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  1. #1
    Senior Member AirborneSapper7's Avatar
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    96,000 Multifamily Housing BLDG in Chicago Area Underwater

    Sunday, April 11, 2010

    96,000 Multifamily Housing Buildings in Chicago Area are Underwater ; 42 Percent of Small Rental Buildings at Risk of Default

    Citing a DePaul University study, the Chicago Tribune reports More than 42 percent of small rental buildings in Cook County are ‘underwater’ http://www.chicagotribune.com/classifie ... 6957.story

    Owners of 96,000 two- to six-unit rental buildings in Cook County are upside-down on $12.6 billion of mortgage debt, potentially putting 42 percent of small rental buildings in the county at risk of default, new data show.

    A study by DePaul University's Institute for Housing Studies, released Wednesday, also found that $3 billion in multifamily building mortgages already are in foreclosure, affecting more than 32,000 rental units in Cook County, or 6.8 percent of multifamily mortgages. That compares with about 38,000 single-family homes in foreclosure in Cook County.

    Researchers analyzed 25,822 sales of existing small rental buildings and 591 sales of buildings with seven or more units in Cook County.

    Multi-family foreclosure rate spikes in Cook County

    Here are some additional facts in a Chicago Sun Times article Multi-family foreclosure rate spikes in Cook County http://www.suntimes.com/business/214599 ... 10.article

    The foreclosure rate on multi-family rental properties in Cook County has spiked, and falling property values have put 30 percent, or more than $13 billion in Cook County’s multi-family mortgages at default risk, according to a study released today by DePaul University’s Institute for Housing Studies.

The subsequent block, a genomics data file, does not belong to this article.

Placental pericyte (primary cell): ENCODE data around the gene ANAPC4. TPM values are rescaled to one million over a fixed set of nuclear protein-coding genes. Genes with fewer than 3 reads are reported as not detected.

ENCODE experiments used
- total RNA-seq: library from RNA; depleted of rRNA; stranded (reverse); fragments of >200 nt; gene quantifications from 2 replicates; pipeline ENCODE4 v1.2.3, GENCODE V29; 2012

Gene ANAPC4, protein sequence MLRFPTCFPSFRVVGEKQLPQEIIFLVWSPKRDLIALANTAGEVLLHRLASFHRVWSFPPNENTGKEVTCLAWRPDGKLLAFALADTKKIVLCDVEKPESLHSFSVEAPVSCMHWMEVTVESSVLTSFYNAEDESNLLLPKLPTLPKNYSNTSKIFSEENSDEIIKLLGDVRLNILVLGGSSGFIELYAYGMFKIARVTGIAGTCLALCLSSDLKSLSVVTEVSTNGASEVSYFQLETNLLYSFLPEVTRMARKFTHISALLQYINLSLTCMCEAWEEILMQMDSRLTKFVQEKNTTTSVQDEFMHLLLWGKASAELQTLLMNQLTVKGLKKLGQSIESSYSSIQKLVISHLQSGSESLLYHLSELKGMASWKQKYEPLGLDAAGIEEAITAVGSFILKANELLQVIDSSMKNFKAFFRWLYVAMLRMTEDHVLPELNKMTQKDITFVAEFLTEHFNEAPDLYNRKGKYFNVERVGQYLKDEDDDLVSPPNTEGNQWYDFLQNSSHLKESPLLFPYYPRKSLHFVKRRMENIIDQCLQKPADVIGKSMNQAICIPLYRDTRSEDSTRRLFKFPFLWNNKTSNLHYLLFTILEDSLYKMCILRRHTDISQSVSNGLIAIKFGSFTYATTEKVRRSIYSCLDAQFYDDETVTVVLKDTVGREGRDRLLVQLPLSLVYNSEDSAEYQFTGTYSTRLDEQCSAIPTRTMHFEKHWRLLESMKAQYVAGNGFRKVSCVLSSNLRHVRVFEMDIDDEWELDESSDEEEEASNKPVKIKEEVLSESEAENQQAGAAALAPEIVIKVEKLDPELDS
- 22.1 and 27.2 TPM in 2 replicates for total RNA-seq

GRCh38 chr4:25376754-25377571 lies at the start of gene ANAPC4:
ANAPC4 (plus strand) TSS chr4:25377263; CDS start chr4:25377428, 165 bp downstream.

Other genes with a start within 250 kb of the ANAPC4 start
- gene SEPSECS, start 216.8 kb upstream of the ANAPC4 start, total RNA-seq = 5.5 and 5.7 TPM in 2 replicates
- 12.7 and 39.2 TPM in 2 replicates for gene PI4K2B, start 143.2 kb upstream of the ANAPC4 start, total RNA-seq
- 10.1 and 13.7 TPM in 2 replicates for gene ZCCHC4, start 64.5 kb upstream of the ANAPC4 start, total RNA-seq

The report found that there are more than 32,000 rental units in Cook County impacted by foreclosures. The percent of loans in foreclosure on small two- to six-unit properties jumped to 8.75 percent in the fourth quarter of 2009 from 1.67 percent five years ago. On large seven-plus unit rental properties foreclosure rates jumped from 0.3 percent in 2004 to 3 percent in the fourth quarter of 2009.

    For one in eight rental apartment units, revenues are falling below operating costs for owners. Owners of about 74,000 rental units in Chicago or 13 percent of the market, are currently spending more to operate buildings than they are collecting in revenues, placing them at significant risk of decreased or discontinued maintenance.

    “The multi-family foreclosure crisis has not received as much attention as the crisis in the single-family housing market, but the trends outlined in this report demonstrate that it should,
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  2. #2
    Senior Member BetsyRoss's Avatar
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    Again, I have to disagree with Mish. Government intervention would have been more benign had they stuck with fundamentals of value and common sense. When my real estate agent friend told me that housing could be counted on to rise about 10% per year back in 2005, and I looked around and asked, 'whose income can be counted on to rise about 10%' a year?' then that was a key indicator that we were in a bubble that was beng enabled by questionable financing instruments that should never have been legal to offer. If the mortgages that were being granted had been tied to documentable income with a common sense ratio, a lot of the mess could have been avoided. Mass layoffs could still kill local markets, but you would not see the nationwide devastation we have seen.
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